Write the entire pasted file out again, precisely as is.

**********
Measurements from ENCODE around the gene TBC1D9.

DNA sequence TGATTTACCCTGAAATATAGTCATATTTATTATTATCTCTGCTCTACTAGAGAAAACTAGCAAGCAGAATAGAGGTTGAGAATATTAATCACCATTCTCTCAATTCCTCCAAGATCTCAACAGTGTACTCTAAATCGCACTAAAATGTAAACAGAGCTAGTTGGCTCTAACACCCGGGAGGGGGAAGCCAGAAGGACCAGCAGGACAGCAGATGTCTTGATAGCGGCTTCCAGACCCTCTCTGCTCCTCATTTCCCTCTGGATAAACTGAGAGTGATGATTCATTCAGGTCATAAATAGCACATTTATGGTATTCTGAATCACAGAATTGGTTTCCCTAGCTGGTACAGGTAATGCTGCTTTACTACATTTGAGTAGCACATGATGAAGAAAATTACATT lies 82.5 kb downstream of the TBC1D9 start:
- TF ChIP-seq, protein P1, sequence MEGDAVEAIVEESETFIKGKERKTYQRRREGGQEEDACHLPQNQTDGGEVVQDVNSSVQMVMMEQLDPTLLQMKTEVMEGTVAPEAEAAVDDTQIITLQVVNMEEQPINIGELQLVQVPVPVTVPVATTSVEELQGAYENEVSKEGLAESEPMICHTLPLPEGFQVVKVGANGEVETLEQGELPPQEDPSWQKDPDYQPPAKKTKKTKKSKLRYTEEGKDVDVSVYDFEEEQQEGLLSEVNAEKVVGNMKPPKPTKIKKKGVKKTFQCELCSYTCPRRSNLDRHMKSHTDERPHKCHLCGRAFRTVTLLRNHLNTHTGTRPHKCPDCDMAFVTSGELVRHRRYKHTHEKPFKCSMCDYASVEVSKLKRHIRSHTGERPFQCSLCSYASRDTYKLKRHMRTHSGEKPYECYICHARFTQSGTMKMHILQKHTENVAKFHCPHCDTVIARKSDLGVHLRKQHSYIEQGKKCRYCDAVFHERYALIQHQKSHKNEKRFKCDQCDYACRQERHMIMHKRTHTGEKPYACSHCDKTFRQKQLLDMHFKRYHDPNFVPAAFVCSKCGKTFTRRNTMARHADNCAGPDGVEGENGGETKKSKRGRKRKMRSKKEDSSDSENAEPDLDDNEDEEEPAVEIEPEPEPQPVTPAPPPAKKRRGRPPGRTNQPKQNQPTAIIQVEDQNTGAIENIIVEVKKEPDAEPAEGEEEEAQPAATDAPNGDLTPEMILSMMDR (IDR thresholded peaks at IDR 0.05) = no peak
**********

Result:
Measurements from ENCODE around the gene TBC1D9.

DNA sequence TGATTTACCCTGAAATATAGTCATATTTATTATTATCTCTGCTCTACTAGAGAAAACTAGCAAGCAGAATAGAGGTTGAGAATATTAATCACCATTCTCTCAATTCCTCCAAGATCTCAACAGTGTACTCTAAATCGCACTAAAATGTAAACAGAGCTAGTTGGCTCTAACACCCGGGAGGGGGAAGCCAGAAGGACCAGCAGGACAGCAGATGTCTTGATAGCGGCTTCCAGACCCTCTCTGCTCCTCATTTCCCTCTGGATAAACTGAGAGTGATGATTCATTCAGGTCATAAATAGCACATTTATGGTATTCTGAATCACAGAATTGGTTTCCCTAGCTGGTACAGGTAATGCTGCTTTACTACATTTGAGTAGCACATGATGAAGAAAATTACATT lies 82.5 kb downstream of the TBC1D9 start:
- TF ChIP-seq, protein P1, sequence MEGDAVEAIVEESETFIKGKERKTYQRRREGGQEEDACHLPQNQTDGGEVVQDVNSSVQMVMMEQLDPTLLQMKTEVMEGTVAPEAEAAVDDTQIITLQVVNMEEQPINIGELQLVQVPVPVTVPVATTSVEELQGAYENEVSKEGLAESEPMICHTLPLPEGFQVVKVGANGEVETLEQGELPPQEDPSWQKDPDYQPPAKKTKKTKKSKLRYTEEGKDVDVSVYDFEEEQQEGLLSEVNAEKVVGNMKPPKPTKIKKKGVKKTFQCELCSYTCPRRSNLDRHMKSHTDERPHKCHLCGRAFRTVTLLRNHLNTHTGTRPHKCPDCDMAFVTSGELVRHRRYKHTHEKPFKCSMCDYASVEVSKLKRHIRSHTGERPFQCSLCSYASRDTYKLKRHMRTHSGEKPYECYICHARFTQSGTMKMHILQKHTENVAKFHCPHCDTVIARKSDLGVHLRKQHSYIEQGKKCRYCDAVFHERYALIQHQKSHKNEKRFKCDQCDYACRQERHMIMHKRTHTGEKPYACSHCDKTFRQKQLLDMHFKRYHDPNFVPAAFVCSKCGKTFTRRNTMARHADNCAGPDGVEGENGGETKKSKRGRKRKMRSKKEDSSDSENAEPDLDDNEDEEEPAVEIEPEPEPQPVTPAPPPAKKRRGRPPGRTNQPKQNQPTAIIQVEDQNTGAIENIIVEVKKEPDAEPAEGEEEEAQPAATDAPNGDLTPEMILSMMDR (IDR thresholded peaks at IDR 0.05) = no peak